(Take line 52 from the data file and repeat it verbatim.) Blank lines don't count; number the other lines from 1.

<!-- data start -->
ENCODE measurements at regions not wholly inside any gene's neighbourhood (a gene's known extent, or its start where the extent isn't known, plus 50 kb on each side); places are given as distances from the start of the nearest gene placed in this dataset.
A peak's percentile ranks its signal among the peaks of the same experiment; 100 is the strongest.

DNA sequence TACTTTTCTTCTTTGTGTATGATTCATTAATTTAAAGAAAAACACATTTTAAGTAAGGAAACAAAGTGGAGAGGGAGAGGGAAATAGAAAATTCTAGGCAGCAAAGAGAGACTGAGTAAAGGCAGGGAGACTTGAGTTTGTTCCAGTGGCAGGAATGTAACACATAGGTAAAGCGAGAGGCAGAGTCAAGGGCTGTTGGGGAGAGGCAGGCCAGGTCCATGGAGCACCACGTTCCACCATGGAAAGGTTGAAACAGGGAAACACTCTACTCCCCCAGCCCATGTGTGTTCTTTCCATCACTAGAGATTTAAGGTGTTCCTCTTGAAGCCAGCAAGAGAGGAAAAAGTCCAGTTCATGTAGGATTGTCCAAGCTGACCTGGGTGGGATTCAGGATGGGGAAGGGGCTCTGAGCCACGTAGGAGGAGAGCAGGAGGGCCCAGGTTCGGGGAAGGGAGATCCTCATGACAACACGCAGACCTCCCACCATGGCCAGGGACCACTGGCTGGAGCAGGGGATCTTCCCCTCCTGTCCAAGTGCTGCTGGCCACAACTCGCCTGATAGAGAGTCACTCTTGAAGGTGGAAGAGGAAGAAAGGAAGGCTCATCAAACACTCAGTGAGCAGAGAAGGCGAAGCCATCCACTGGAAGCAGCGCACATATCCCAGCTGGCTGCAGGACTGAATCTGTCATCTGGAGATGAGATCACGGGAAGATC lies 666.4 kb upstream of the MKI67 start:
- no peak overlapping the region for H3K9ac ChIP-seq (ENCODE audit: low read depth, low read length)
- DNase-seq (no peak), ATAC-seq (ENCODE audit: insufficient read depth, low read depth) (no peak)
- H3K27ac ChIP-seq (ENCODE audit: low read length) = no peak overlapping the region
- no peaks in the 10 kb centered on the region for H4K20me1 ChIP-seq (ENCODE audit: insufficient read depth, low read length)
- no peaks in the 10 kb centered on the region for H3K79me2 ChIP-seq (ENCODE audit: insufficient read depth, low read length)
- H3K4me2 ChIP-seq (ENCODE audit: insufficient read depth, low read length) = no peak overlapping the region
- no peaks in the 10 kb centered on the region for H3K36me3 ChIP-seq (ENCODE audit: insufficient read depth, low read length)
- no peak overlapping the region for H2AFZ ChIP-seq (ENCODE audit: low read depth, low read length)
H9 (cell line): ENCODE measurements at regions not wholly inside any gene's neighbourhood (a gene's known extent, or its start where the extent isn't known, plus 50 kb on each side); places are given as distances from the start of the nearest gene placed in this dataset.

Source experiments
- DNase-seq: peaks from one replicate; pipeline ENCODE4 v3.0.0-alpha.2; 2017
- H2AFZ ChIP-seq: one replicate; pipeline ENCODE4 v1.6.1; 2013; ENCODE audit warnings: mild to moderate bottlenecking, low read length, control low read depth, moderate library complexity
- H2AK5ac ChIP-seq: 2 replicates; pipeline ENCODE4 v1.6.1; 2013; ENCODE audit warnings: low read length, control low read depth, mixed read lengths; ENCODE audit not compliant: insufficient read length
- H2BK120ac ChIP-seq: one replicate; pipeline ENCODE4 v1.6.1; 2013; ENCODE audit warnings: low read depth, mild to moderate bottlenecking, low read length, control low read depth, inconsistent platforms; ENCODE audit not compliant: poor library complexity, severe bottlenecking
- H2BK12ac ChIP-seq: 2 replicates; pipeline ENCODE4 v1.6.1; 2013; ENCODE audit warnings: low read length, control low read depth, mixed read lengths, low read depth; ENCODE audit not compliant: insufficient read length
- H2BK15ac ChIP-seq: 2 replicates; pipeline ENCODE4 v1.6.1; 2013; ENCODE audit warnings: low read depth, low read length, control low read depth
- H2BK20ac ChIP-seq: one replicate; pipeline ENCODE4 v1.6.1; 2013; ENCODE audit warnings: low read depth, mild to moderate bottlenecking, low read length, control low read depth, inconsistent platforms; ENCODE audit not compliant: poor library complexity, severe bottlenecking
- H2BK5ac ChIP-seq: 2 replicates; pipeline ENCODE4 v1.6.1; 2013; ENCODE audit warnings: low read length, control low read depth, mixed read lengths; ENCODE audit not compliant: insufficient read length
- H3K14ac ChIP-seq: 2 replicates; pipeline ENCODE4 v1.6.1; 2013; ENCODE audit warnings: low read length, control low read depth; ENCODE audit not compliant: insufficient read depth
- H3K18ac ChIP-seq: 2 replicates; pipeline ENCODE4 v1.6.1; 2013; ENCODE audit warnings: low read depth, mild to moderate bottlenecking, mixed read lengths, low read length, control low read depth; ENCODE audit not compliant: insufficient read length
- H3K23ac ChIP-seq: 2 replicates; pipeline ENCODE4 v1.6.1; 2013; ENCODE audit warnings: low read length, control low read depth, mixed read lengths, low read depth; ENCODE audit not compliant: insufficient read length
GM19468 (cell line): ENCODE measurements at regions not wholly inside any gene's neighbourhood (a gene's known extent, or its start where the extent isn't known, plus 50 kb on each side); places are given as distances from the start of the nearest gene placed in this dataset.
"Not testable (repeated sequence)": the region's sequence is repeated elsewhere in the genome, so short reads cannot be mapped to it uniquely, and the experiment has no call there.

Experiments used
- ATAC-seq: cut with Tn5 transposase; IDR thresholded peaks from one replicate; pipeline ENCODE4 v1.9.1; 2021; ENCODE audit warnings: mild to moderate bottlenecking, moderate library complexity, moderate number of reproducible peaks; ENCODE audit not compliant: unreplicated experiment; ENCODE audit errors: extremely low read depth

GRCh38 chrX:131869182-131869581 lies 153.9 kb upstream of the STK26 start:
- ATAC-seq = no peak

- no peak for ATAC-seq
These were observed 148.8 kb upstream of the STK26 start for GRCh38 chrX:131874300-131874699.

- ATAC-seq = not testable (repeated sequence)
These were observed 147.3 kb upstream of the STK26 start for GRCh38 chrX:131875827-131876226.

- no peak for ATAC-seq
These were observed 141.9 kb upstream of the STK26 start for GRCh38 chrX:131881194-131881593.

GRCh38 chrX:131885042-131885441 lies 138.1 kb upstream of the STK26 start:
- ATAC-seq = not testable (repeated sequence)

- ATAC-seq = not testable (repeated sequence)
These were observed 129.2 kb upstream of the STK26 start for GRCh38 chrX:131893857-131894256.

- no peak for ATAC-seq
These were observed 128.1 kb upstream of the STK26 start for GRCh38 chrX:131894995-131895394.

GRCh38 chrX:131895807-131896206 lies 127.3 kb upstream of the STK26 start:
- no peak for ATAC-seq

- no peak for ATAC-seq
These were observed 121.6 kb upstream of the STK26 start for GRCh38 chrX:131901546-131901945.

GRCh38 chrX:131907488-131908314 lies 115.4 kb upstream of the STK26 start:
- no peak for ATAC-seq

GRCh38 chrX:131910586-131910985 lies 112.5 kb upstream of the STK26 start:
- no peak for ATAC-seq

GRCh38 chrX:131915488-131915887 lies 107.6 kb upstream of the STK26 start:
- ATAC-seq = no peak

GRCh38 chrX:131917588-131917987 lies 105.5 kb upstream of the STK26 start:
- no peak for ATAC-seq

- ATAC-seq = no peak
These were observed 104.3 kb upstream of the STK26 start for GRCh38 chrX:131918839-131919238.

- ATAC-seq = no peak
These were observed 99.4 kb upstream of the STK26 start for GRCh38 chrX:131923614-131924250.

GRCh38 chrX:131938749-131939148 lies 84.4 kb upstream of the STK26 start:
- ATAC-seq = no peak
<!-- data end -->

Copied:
- ATAC-seq = no peak